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Many of us are becoming much happier talking about health and wellbeing, even in the workplace. We’re starting to realise that opening up about our problems gives others the opportunity to offer help and support.

This has probably been accelerated by the pandemic, but it’s far wider than that. When we tell our managers that we’re experiencing backache, we can be given chairs with better lumbar support. Talking about our experiences isn’t “complaining” — it helps us to do our jobs.

Menopause used to be considered profoundly private. Women struggled through as best they could and waited to feel better. As we start to talk about “The Change” more openly, it’s becoming clear that it’s something that impacts our working lives, not just our personal lives.

Women make up more than half of the population and 85% of us experience menopause symptoms. That’s a lot of people.

It’s not just that it’s such a common experience, it can have a big impact on our ability to work. 59% of women have taken time off work as a result of menopause. A quarter of women consider leaving their job as a result of their menopause symptoms, and one in ten actually do.

Let’s look at how the situation is improving and what we can do to help.

Awareness is growing

Women are becoming much more comfortable talking about their menopause symptoms, but it hasn’t been easy. It’s taken a long time for it to be normal to discuss any women’s problems, but younger women have led the charge on normalising conversations about periods.

Now we’re seeing the same process taking place for menopause and perimenopause.

Menopause awareness is growing faster than many of us could have anticipated. A big part of this is due to the “Davina Effect”. Davina McCall’s 2021 documentary “The Menopause Brain Drain” really helped to bring these discussions out into the open.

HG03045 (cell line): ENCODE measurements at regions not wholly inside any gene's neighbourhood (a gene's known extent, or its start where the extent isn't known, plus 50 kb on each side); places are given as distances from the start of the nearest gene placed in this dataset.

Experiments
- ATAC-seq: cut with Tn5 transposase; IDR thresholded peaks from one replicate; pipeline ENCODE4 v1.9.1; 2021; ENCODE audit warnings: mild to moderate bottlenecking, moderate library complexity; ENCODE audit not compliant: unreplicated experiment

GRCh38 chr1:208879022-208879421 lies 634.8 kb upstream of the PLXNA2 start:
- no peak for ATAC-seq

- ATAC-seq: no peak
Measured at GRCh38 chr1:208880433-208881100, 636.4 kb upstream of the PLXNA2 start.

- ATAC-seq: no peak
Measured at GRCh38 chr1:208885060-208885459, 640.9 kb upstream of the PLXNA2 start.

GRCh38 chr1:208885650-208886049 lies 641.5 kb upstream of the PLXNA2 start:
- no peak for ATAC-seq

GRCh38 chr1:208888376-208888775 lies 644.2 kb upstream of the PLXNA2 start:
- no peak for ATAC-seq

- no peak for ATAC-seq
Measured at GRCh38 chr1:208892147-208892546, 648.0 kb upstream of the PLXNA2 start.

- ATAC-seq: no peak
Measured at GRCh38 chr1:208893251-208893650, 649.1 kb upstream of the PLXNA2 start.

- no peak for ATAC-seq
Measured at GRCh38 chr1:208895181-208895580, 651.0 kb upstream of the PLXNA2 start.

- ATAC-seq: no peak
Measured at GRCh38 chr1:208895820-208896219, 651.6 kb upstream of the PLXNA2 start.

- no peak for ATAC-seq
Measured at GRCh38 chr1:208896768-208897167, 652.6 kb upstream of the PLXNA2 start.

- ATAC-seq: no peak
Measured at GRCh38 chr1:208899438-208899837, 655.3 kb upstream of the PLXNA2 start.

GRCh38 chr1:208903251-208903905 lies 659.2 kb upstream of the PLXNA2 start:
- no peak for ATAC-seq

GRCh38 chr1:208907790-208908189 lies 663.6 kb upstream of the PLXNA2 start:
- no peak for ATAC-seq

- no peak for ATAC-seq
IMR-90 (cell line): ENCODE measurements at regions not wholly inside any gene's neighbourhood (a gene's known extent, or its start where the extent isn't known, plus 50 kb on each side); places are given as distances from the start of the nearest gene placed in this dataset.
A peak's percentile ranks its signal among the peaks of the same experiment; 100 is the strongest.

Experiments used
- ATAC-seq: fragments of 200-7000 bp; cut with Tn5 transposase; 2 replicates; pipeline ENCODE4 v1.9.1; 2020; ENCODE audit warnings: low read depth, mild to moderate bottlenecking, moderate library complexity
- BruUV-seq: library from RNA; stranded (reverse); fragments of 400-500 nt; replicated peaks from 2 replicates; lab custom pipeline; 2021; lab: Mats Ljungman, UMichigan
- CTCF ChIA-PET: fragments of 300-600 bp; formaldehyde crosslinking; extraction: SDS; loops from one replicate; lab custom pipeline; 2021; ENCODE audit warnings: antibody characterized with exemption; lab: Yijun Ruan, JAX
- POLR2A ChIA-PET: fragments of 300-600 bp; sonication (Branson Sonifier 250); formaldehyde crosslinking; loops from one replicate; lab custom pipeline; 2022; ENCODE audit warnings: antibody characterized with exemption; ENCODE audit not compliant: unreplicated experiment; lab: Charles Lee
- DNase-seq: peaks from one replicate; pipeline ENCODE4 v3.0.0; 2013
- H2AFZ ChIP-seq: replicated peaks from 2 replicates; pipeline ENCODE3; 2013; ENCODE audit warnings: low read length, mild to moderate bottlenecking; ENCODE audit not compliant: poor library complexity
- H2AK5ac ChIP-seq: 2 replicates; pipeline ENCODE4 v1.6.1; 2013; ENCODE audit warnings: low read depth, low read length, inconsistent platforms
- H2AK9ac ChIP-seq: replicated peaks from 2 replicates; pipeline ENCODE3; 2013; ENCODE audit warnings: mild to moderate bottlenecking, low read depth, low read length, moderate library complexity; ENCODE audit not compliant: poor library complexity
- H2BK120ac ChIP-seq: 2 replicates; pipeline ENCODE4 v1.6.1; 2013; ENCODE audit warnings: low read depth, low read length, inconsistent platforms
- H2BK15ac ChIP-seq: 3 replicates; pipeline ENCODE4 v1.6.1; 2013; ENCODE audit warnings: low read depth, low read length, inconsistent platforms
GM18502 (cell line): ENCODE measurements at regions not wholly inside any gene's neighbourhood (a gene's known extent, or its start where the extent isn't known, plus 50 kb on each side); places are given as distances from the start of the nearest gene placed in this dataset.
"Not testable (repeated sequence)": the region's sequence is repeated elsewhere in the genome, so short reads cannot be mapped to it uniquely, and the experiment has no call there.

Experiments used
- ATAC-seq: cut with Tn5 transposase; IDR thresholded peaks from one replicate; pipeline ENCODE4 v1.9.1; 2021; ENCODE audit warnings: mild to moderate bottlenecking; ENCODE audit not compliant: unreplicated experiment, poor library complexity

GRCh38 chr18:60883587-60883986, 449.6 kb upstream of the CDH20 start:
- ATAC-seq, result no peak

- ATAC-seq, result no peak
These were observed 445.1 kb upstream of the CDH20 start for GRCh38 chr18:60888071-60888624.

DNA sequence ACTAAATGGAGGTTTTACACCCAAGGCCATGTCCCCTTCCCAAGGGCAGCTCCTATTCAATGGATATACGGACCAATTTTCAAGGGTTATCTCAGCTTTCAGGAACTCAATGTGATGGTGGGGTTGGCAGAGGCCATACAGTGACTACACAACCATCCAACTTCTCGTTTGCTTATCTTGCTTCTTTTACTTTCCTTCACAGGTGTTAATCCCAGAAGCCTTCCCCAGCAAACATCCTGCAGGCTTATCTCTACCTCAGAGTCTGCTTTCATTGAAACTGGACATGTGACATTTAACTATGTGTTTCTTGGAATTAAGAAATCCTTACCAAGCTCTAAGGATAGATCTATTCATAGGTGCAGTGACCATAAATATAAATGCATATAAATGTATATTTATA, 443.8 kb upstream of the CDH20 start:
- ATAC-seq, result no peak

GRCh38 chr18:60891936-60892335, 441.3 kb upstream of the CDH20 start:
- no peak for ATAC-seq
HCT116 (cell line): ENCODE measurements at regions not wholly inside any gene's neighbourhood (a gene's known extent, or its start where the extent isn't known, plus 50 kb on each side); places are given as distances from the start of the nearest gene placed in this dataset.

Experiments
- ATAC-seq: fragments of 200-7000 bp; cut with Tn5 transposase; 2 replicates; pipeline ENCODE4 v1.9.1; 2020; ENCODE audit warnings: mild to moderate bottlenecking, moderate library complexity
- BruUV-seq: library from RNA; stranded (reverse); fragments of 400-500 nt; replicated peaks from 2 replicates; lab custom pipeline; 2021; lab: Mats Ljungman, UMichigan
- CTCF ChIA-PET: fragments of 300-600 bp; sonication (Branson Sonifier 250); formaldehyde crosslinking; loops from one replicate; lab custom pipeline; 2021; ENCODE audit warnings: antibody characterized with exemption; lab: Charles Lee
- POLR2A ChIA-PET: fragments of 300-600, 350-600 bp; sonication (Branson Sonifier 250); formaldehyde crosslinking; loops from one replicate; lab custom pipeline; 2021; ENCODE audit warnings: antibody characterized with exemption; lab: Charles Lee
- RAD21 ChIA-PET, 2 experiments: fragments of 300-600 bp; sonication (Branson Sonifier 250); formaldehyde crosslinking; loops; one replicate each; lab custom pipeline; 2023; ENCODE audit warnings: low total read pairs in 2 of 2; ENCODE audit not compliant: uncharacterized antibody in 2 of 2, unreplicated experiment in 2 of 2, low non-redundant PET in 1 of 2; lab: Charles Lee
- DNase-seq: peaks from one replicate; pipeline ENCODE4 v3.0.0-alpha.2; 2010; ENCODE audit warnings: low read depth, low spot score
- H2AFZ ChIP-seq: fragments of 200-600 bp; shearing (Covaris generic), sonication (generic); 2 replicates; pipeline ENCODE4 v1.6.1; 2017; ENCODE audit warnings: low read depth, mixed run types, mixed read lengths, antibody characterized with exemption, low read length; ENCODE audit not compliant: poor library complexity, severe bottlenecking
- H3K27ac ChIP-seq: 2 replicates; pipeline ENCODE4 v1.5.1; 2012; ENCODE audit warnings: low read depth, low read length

This, along with other educators such as Dr Nighat Arif, has put a spotlight on menopause for the first time. Importantly, it highlighted that this isn’t just a “women’s issue”. It’s a health issue. It’s a social issue. It’s a business issue. It’s a human issue.

I’m playing my part by making space for the people around me to talk about their experiences. Sometimes, this will mean dealing with my own and others’ discomfort.

As a woman and an employer, I want to know that I’m doing everything I can to make life easier for any employees experiencing menopause symptoms. I want them to feel safe and comfortable at work, and I definitely don’t want to lose my fantastic staff.

Here are the things I’m looking at to make sure that my company is doing its part. 

What can you do to support employees during menopause?

Awareness and training

Awareness is improving already, but we still have a part to play. We have years of misinformation and misunderstandings to overcome.

The first step is to make sure that our employees have accurate information about what menopause is, and what it can mean. Look for authoritative resources, such as the CIPD to ensure your staff are fully informed.

This isn’t always a comfortable topic of conversation, so we need to think carefully about how to destigmatise the issue. It’s important that people feel comfortable and not pressured. Offer a safe space for people to talk about their symptoms.